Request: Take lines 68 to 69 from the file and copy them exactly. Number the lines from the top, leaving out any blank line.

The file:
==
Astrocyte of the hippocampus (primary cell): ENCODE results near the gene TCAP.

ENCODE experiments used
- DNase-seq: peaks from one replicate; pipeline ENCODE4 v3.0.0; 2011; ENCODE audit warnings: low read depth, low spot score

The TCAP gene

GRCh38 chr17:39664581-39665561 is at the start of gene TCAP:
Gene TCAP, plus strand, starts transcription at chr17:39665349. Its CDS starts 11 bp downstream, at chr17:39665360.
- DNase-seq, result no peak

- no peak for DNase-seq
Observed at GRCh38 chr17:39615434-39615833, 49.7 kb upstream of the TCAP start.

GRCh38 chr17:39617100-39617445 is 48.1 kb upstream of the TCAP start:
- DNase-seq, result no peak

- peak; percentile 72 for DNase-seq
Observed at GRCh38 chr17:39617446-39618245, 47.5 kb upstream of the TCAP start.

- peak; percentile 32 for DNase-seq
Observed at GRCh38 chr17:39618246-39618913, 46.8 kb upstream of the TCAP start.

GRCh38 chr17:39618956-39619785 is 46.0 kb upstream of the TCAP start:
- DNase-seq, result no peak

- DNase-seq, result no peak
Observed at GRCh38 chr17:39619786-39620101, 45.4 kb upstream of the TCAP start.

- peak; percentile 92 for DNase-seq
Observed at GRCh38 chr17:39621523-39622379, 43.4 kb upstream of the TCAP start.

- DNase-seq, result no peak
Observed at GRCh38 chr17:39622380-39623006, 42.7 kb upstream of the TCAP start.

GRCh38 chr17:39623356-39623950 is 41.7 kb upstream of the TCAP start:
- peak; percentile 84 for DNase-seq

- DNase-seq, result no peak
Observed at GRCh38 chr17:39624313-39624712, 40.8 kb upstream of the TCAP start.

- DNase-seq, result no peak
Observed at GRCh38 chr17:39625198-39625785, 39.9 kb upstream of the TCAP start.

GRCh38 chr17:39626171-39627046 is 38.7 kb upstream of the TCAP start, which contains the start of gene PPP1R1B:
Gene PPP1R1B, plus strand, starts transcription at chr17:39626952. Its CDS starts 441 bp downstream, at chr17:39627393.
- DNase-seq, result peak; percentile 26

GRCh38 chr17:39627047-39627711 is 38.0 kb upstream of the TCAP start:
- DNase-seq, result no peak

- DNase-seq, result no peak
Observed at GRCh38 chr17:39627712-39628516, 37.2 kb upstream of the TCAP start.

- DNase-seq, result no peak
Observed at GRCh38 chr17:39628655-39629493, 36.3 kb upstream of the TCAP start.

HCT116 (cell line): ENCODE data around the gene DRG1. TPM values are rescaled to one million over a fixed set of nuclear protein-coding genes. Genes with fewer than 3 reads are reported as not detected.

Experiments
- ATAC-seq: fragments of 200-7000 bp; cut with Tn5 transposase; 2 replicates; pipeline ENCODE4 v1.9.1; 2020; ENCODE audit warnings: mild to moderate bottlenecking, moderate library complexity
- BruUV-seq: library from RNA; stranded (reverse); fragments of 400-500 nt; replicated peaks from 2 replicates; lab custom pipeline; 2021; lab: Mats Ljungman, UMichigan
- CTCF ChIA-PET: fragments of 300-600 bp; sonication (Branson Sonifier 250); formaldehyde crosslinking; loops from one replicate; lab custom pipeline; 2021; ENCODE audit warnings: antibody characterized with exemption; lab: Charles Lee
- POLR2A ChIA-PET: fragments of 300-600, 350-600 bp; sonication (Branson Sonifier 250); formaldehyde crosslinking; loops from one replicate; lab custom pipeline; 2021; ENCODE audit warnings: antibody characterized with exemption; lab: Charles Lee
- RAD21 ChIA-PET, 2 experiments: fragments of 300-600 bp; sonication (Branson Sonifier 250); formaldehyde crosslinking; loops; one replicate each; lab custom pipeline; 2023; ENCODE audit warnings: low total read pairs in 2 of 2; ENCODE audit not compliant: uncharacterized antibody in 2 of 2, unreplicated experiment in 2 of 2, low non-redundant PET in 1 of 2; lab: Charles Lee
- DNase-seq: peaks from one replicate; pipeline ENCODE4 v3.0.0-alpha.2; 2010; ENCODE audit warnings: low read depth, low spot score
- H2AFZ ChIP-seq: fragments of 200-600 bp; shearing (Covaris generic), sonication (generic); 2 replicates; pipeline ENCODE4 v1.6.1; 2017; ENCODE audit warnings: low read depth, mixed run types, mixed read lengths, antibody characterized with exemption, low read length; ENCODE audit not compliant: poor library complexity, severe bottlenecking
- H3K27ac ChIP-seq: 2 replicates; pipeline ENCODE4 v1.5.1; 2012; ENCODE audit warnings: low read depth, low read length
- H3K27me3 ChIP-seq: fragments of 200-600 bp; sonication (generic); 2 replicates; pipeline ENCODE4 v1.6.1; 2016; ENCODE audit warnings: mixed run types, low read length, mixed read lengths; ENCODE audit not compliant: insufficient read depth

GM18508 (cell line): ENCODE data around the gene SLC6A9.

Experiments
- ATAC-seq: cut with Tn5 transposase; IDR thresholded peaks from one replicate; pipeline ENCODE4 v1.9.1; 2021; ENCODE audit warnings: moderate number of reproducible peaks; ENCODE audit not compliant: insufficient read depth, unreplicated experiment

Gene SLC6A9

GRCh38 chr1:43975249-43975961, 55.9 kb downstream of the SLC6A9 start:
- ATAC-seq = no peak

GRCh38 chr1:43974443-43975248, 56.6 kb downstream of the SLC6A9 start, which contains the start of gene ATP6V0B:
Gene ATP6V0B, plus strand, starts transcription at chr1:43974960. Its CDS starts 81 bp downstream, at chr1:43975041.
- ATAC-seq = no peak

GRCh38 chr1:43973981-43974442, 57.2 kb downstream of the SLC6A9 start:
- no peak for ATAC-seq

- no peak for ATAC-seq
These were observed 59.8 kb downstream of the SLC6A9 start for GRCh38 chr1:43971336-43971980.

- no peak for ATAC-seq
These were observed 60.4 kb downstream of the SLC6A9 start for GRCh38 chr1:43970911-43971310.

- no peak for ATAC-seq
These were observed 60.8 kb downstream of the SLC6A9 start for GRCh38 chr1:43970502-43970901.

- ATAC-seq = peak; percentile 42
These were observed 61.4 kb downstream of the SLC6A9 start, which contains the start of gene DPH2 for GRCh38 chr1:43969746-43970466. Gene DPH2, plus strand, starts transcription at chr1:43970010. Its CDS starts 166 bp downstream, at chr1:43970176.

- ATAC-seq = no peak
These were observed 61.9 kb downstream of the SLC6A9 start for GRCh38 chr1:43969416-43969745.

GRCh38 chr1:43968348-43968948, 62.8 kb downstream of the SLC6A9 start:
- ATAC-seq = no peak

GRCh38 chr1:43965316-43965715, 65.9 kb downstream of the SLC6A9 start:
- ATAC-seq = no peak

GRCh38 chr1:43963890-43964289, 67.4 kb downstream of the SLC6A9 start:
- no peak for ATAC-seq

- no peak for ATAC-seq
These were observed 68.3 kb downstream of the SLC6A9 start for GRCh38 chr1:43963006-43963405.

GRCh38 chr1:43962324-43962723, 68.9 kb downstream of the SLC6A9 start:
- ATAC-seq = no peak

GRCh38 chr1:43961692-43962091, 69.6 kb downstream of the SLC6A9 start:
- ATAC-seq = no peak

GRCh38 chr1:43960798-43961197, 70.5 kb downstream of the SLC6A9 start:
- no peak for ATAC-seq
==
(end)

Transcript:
These were observed 61.4 kb downstream of the SLC6A9 start, which contains the start of gene DPH2 for GRCh38 chr1:43969746-43970466. Gene DPH2, plus strand, starts transcription at chr1:43970010. Its CDS starts 166 bp downstream, at chr1:43970176.

- ATAC-seq = no peak